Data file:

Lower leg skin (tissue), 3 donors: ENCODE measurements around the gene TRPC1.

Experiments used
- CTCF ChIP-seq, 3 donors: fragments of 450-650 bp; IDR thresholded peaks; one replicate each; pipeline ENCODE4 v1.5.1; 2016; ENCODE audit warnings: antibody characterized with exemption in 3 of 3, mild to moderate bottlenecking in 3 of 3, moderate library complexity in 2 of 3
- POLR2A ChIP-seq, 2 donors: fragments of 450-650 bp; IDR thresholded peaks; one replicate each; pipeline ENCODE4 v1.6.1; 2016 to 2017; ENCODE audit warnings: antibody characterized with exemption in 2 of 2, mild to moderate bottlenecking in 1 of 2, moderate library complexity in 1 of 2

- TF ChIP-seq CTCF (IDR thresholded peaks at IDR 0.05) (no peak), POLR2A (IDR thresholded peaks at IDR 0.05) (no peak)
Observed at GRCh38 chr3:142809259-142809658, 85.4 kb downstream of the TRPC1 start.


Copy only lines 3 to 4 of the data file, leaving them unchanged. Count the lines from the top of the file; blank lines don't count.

- CTCF ChIP-seq, 3 donors: fragments of 450-650 bp; IDR thresholded peaks; one replicate each; pipeline ENCODE4 v1.5.1; 2016; ENCODE audit warnings: antibody characterized with exemption in 3 of 3, mild to moderate bottlenecking in 3 of 3, moderate library complexity in 2 of 3
- POLR2A ChIP-seq, 2 donors: fragments of 450-650 bp; IDR thresholded peaks; one replicate each; pipeline ENCODE4 v1.6.1; 2016 to 2017; ENCODE audit warnings: antibody characterized with exemption in 2 of 2, mild to moderate bottlenecking in 1 of 2, moderate library complexity in 1 of 2